U.A.E. Builds Biggest Anglican Church in Middle East

In a region such as the Middle East where many Christians are persecuted for their faith, one country is set to show proof that a Muslim-majority state can have multi-religious tolerance. The United Arab Emirates will soon be the home of the largest Anglican church in the region as construction of its building is underway in Abu Dhabi.

All Saints Anglican Church
An artist's rendition of the All Saints Anglican Church in Abu Dhabi, UAE upon its completion. |

The All Saints Anglican Church is currently under construction at the industrial town of Musaffah in the nation's capital, Gulf News reported. Upon completion, the church can house up to 4,000 worshipers.

Senior Chaplain for Anglican churches in Abu Dhabi, Rev. Andy Thompson expressed his happiness at being allowed to erect a church in a largely Islamic region of the world.

"At a time when walls are being erected between different faith communities in the world, the U.A.E. continues their tradition of welcoming people of different faiths as a genuine and mature expression of their Islamic hospitality," said Thompson.

In fact, the land was donated by none other than the president of U.A.E. and construction of the building began in 2014.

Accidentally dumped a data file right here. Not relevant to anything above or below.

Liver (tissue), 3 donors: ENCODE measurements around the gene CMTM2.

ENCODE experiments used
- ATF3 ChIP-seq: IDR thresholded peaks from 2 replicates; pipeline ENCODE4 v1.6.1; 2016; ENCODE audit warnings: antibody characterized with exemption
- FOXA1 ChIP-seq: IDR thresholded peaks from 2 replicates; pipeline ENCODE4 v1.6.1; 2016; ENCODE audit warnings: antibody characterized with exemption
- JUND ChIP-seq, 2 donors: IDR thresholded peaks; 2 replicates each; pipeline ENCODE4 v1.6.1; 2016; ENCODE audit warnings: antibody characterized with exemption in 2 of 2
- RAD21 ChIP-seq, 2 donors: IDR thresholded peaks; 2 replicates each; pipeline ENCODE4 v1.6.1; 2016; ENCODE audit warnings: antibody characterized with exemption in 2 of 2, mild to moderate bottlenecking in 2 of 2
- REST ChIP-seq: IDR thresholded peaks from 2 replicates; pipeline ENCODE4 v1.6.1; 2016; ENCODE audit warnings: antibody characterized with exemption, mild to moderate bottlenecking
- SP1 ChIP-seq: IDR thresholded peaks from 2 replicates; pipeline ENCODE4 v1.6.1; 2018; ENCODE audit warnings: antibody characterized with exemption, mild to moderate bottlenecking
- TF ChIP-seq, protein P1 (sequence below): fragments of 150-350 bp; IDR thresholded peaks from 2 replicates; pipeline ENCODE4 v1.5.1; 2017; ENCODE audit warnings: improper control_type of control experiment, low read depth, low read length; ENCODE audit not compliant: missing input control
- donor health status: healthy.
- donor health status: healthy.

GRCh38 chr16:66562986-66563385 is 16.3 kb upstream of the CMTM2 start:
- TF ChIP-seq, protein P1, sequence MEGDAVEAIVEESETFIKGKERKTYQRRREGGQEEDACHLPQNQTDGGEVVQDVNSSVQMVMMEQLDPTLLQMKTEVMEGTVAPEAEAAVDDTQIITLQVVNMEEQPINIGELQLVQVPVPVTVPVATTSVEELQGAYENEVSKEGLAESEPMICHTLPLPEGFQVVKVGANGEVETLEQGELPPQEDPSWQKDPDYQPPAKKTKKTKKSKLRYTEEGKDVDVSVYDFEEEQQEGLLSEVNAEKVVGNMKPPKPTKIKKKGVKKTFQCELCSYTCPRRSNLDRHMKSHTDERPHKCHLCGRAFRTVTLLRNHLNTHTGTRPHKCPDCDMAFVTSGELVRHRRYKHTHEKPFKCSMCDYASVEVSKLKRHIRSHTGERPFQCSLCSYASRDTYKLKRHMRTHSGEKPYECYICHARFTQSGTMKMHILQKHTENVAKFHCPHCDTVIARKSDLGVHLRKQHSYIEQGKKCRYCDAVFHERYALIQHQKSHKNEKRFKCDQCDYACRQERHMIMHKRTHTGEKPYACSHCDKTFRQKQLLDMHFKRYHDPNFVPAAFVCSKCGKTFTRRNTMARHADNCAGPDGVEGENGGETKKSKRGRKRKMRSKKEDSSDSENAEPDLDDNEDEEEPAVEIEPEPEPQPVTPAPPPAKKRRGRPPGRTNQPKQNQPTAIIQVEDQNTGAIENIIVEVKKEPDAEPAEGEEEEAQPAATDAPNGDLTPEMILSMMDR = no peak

The structure is around two-thirds complete, and the church is currently waiting for the last leg of its funding that will complete the financing of the 20-million-dirham project.

According to Sight Magazine, the construction was almost abandoned after a major donor to the project suddenly backed out. But Thompson said with "faith," they were able to push through with the project.

Parishioners and other donors contributed funds enough to meet 60 percent of the total budget to continue with the construction.

Thompson noted that the pragmatism of U.A.E. leaders worked in their favor.

"The Emiratis have a very pragmatic philosophy," he said. "In order to engage in trade, they've learned to accept people who believe very differently than themselves. They've come to a level of maturity where they feel that they don't have to fight people of different beliefs."

In contrast, the Saudis are different, he said.

"In Saudi Arabia, the ruling family originated in the middle of Saudi, in the desert. They've had very little contact with foreigners during their history," Thompson said.

The reverend expressed high hopes that once finished, the building will be a symbol of peace and coexistence in the region.

"The new church will continue to uphold our historical tradition of hospitality to all Christians and to maintain our commitment in partnering with the U.A.E. to promote the value of tolerance," Thompson said.

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